Under some atmospheric conditions, snow crystals may encounter supercooled cloud droplets. These droplets, which have a diameter of about 10 µm, can exist in the liquid state at temperatures as low as −40 °C, far below the normal freezing point. Contact between a snow crystal and the supercooled droplets results in freezing of the liquid droplets onto the surface of the crystal. This process of crystal growth is known as accretion. Crystals that exhibit frozen droplets on their surfaces are referred to as rimed. When this process continues so that the shape of the original snow crystal is no longer identifiable, the resulting crystal is referred to as graupel.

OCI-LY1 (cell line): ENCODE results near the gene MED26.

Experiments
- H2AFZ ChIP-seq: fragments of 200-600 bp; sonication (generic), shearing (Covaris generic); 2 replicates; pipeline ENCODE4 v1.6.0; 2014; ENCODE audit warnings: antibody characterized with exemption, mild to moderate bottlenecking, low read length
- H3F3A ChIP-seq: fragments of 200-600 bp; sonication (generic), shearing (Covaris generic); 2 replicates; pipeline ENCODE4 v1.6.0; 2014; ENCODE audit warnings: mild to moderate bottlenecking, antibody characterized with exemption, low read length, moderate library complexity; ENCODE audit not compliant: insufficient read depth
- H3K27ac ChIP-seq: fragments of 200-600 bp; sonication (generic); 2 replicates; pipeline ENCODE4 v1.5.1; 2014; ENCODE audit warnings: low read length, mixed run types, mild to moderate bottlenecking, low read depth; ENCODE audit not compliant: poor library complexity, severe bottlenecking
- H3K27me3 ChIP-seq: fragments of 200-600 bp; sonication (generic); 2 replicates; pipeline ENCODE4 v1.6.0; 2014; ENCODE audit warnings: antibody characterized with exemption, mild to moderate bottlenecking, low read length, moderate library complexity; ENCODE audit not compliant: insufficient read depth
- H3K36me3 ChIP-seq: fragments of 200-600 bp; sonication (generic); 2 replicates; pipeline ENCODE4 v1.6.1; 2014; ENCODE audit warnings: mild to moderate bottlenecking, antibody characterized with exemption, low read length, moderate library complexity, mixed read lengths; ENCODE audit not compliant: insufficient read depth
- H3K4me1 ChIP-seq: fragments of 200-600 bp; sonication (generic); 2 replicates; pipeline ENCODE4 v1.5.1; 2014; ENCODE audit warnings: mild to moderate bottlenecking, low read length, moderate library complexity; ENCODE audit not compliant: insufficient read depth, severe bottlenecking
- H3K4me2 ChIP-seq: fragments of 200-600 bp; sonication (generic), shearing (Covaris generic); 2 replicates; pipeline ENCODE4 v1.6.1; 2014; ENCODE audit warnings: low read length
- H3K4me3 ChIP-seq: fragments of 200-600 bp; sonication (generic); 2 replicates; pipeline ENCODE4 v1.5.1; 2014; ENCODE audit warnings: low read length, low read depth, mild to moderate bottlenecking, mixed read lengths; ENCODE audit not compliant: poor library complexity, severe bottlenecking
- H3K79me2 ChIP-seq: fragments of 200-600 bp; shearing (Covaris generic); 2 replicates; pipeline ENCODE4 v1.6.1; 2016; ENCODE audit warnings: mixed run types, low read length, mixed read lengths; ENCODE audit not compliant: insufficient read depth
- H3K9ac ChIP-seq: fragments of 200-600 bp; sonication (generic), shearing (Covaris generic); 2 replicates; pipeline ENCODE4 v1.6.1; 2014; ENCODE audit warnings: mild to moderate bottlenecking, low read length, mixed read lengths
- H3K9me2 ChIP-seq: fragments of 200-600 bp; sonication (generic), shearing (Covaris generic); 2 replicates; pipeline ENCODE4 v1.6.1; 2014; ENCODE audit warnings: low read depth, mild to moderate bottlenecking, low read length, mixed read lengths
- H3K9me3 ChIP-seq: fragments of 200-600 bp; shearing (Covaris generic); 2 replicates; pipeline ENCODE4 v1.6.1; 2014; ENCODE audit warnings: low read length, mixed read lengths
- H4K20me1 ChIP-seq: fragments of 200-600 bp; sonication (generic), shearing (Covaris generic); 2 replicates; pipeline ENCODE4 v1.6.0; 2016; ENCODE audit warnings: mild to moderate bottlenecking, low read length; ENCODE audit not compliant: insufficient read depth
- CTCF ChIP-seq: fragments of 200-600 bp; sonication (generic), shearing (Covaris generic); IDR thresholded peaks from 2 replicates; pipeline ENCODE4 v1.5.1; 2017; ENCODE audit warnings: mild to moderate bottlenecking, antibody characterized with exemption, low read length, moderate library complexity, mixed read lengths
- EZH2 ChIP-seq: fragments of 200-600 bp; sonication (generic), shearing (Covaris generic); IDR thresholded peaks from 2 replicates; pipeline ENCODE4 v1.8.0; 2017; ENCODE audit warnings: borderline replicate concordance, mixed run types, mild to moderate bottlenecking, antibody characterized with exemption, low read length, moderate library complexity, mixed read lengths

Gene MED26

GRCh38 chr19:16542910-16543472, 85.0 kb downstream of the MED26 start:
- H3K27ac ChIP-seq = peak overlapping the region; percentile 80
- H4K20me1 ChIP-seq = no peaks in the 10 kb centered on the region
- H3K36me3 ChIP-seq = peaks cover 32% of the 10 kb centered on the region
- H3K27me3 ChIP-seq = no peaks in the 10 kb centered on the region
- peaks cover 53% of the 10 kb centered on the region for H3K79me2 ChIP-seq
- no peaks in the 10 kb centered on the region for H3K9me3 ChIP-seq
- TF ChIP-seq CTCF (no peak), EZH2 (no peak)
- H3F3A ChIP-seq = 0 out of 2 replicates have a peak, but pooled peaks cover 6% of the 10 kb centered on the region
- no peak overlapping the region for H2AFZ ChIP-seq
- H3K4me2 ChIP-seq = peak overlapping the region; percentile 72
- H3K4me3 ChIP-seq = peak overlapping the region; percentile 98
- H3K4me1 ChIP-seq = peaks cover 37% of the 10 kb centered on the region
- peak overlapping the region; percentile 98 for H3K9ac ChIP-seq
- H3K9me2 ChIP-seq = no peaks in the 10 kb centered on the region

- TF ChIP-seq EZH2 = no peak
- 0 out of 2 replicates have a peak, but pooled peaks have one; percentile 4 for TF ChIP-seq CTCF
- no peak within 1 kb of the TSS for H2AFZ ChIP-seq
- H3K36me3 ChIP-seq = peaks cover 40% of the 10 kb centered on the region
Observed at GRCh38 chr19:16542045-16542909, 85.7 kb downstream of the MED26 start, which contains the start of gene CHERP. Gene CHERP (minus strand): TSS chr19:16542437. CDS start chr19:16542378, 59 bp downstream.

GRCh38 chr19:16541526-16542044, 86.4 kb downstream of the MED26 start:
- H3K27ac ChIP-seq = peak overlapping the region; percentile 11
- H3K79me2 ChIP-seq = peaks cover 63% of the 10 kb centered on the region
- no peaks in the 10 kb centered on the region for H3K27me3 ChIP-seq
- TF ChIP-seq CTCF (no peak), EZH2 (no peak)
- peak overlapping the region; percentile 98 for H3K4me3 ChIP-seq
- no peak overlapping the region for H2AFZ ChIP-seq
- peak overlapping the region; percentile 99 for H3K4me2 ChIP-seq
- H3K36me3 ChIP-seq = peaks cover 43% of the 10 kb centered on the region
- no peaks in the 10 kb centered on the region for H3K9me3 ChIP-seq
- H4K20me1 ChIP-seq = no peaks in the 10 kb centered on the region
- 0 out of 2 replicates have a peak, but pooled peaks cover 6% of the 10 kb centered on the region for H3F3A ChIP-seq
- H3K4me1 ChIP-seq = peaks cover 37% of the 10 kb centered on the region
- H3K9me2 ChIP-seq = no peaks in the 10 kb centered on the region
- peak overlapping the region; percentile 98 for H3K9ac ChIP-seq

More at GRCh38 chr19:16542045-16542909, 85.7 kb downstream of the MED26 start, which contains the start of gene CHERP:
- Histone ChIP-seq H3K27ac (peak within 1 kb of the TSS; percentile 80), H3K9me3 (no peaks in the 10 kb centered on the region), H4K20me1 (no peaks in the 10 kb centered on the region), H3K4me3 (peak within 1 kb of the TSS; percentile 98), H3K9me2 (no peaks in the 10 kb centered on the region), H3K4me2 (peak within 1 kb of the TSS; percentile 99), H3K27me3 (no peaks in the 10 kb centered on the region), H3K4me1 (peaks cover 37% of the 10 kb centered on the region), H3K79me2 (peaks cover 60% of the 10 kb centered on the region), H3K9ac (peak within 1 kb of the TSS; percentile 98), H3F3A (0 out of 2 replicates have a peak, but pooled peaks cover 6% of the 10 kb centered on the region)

The frozen droplets on the surface of rimed crystals are hard to resolve and the topography of a graupel particle is not easy to record with a light microscope because of the limited resolution and depth of field in the instrument. However, observations of snow crystals with a low-temperature scanning electron microscope (LT-SEM) clearly show cloud droplets measuring up to 50 µm on the surface of the crystals. The rime has been observed on all four basic forms of snow crystals, including plates, dendrites, columns and needles. As the riming process continues, the mass of frozen, accumulated cloud droplets obscures the identity of the original snow crystal, thereby giving rise to a graupel particle.